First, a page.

Just about everyone loves food! And just about everyone can connect through a passion for a particular dish or food tradition. In this session you will learn about how your community can build food-focused events and promotions tied to local traditions and identity. Nicole Martorana leads a panel discussion of leaders with experience in celebrating local foodways and shared culinary culture. Whether it’s a food festival, a food tour, a chef dinner, or virtual tasting workshop, there are many ways for people to connect over their favorite dishes and learn something new.
Nicole Martorana is passionate about the intersection of food, culture, and media in helping businesses and communities share their stories. A graduate of James Madison University’s School of Media Arts & Design and the University of Gastronomic Sciences Master’s program in Food Culture & Communications, she has extensive experience in creating meaningful opportunities that connect people through cultural exploration and
dialogue. Currently based in Richmond, Virginia, Martorana has consulted and worked for organizations in the arts, education, food & beverage, government, non-profit, technology, and tourism sectors both in the U.S. and abroad.
Kirsten Moore opened Magpie–a breakfast and lunch diner-inspired restaurant and bakery, and The Perch at Magpie–a coworking space for small businesses, freelancers, and remote workers—in July 2020 in the middle of the pandemic lockdown. Having started an extensive historic renovation of an old auto service building in September of 2019 to house the businesses, it was a train that couldn’t be stopped once the pandemic hit. As it turned out, it wasn’t the worst possible time to open, but rather the perfect time to open. An entrepreneur and food writer with a background in design and marketing, Magpie is the culmination of many aspects of her career and synthesis of her passions.
Come together one final time to review the lessons of our series and discuss how to get your community excited and involved along the way. As we look ahead, a post-pandemic new normal will lead to a far greater portion of workers having the ability to make living decisions based less on where their employer is located and more on living preferences. The result will shape much of how we think about office space, where we live and thus work, and the place-based infrastructure that is needed to support these decisions. Join us to discuss these emerging opportunities and how uniquely positioning your community will benefit all involved.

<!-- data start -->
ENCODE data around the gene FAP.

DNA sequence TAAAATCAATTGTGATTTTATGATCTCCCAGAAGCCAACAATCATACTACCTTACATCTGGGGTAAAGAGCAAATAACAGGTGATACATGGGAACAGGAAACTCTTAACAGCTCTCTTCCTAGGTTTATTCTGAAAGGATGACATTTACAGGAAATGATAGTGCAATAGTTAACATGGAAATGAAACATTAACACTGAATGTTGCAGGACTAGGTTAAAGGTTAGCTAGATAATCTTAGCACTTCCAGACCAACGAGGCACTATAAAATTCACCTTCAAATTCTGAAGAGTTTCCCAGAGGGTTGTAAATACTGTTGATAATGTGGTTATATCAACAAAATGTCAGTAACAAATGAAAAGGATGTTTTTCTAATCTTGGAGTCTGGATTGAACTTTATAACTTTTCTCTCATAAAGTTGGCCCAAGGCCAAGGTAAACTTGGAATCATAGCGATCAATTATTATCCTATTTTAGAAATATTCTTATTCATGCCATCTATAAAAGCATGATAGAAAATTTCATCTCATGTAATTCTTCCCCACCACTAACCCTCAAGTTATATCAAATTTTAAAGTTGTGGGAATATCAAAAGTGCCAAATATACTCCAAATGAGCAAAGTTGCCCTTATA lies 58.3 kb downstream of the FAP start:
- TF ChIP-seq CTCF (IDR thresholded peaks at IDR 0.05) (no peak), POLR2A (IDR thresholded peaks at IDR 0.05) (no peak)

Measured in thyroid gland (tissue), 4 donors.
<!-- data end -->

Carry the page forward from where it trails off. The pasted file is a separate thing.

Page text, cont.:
Matt Wagner has more than 20 years of nonprofit management experience in downtown development, entrepreneurship and tech-based economic development. At the National Main Street Center, Wagner serves as Vice President of Revitalization Programs, leading the launch of the renewed and re-imagined Four Point Approach, as well as helping the center reach new communities with this refreshed framework. Overseeing the field services team, he also leads the center’s efforts to expand technical service offerings and offer preservation-based economic revitalization services directly to communities.
Rebecca Rowe has more than 20 years of experience in community revitalization, working with state and local governments and nonprofits. She has degrees from SUNY Geneseo and Texas A&M University. Rowe is an avid agritourist and loves a good road trip, especially one that ends with ice cream. She lives on the Northside of Richmond, in the Bellevue neighborhood, with her husband Foster and dogs Finnegan and Franny.
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Bill Huston educates entrepreneurs, nonprofits and small businesses on how to raise community capital using seed and investment crowdfunding. He has managed dozens of successful crowdfunding campaigns globally throughout his 8 years in the crowdfunding industry. In 2014, INC. Magazine named him a top 19 global crowdfunding expert. Huston provides community capital consulting and coaching that focuses on social entrepreneurs, community-level real estate development and nonprofits that are creating businesses to
solve social issues. He focuses on building engaged and excited crowds that will allow NonProfits & Social Enterprises to successfully participate in the community capital and Locavesting economy.